Much like a manga creator who keeps working on the same body of work for decades, Stan Sakai is a master of his own work. The stories featured in this volume invoke all kinds of feelings: hope, despair, inspiration, sorrow, and many others. Some stories end on a bittersweet note, whereas others end on a touching high note. USAGI YOJIMBO is an allegory for life and the sacrifices that people make. It's another fantastic volume in the ronin rabbit's adventures.
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Another collection of everyone’s favorite rabbit samurai is upon us with USAGI YOJIMBO vol. 31: THE HELL SCREEN TPB, a long-running series written and illustrated by renowned creator Stan Sakai and published by Dark Horse Comics. This book collects issues #152-#158 which includes “The River Rising,” “Kazehime,” and “The Fate of the Elders,” in addition to the titular “The Secret of the Hell Screen.” No prior knowledge of the series is necessary in order to enjoy this volume. Almost all the stories tie into each other but a few are self-contained.

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If you are someone who grew up in the 90s like me, you might recognize USAGI YOJIMBO because he appeared in the 90s animated run of TEENAGE MUTANT NINJA TURTLES. That being said, if you are familiar with the manga LONE WOLF AND CUB or virtually any Japanese samurai film, you will pretty much feel right at home. For anyone that is new to the series, USAGI YOJIMBO follows a ronin named Miyamoto Usagi throughout feudal Japan. Some of those adventures are poignant while others contain epic battles and even a mystery.

Image courtesy of Dark Horse Comics

Seven Stories, One Rainy Collection

Sakai lets rain play a huge role throughout all seven stories in USAGI YOJIMBO vol. 31: THE HELL SCREEN. From the very first story of the collection, “The River Rising,” the rain hits hard and fast. It’s oppressive, it destroys things, and it nourishes. Out of all the stories, “The Fate of the Elders” was the one that left me misty eyed. Another story, “The Hell Screen,” after which this volume takes its title, is a three-part mystery with a satisfying conclusion. Much like life at times, some stories in this collection have a bittersweet ending left open to interpretation. Readers will have many questions after the comic’s conclusion.

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Sakai is a master of Japanese mythology, understanding the source material incredibly well. By using Japanese words, paying careful attention to period-era clothing and weaponry, as well as religion, Sakai creates a world that feels lived in.

Image courtesy of Dark Horse Comics

A Mishmash of Manga and American Cartoon Style Comics

Sakai’s art strongly reminds me of Peter Laird’s artwork in TEENAGE MUTANT NINJA TURTLES with its stark use of black and white. His art style has cartoon style expressions while characters are rendered with a strong sense of weight. One can feel the way the rain beats against Usagi’s straw cape and hat in “Kazehime” and “The Secret of the Hell Screen Part One” as he moves against the blowing wind. One can also feel each crushing blow in the battles that ensue in “Kyuri” and “Fate of the Elders.”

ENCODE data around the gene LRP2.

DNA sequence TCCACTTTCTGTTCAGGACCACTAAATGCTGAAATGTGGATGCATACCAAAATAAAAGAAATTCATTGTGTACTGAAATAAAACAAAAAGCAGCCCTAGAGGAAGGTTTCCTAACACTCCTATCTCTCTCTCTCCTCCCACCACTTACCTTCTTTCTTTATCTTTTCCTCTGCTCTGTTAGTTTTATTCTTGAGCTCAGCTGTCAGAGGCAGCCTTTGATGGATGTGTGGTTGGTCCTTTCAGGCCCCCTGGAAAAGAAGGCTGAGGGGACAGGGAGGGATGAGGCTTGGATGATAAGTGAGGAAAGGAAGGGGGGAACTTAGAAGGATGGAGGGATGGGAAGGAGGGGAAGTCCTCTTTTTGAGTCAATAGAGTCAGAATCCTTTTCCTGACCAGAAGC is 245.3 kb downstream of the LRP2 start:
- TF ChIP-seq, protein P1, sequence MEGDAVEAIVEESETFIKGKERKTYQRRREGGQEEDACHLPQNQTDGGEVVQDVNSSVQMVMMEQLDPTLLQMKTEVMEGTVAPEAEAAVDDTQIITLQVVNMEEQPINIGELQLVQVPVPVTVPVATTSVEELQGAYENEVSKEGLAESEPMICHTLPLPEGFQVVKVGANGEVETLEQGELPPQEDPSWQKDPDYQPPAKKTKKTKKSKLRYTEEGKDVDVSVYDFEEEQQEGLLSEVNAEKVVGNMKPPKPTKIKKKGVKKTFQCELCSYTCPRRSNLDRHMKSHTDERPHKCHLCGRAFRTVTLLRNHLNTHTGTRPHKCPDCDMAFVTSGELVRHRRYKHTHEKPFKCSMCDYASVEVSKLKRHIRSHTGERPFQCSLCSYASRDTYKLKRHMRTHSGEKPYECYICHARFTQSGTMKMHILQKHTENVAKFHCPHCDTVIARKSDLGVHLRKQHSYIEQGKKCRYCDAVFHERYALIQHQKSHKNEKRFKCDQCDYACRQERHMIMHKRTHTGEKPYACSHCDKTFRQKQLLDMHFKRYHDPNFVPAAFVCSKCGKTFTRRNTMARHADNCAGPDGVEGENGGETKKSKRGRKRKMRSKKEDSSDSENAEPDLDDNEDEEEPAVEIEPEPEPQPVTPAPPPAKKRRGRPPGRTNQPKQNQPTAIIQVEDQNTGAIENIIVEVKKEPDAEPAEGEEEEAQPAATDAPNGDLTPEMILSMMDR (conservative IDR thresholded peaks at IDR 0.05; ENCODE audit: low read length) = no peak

Characters in the foreground are drawn with thick black outlines to focus attention on them whereas the background is drawn with thin lines. Unfortunately, sometimes the foreground and background still blend into each other, making it hard to distinguish the action.

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Sakai’s panel layouts also deserve high praise. This is particularly notable because this masterful use of large panels is difficult to find in contemporary comics. Sakai will occasionally present panels moment to moment, reminiscent of manga style comics. Sakai will slowly reveal the character while focusing on trees swaying against the rain, like in the opening of “The Secret of the Hell Screen Part One.”

The lettering style reminds me of the SCOTT PILGRIM series with the way onomatopoeia is laid out and titles are presented. It’s clear that years of refining his art style have molded Sakai into a master storyteller.

Image courtesy of Dark Horse Comics

A Badass Samurai with a Heart of Gold

Usagi is a stoic character who is surprisingly complex and nuanced despite his rough exterior. He lives by the samurai ethos and can easily intimidate anyone who tries to pick a fight with him. He is also proving to be a capable and wise leader as we see in “The River Rising.” In “Kyuri” and “Kazehime” we see Usagi’s softer side as a sympathetic character who is considerate of others. Furthermore, Usagi’s monologues often fall in line with what the reader is thinking from observations about the rain to thoughts in moments where he gets injured.

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One of my favorite characters from this collection is Kazehime who is on a secret mission for the Komori (bat-like ninjas) clan. She is an ill-fated character who Usagi nurses back to health. Unfortunately, USAGI YOJIMBO vol . 31: THE HELL SCREEN might put off some newcomers because there are a few characters from previous issues that get referenced.

Image courtesy of Dark Horse Comics

Closing thoughts on USAGI YOJIMBO vol . 31: THE HELL SCREEN TPB

USAGI YOJIMBO vol . 31: THE HELL SCREEN TPB is a compelling and surprisingly mature collection. Fans of the series will love it for its recurring characters, and newcomers will find themselves hooked. You might want to bring a few tissues for the last story of this volume. If anyone has an itch for a great comic to read this summer, USAGI vol. 31: THE HELL SCREEN TPB will scratch it. It’s available now in comic book stores everywhere.

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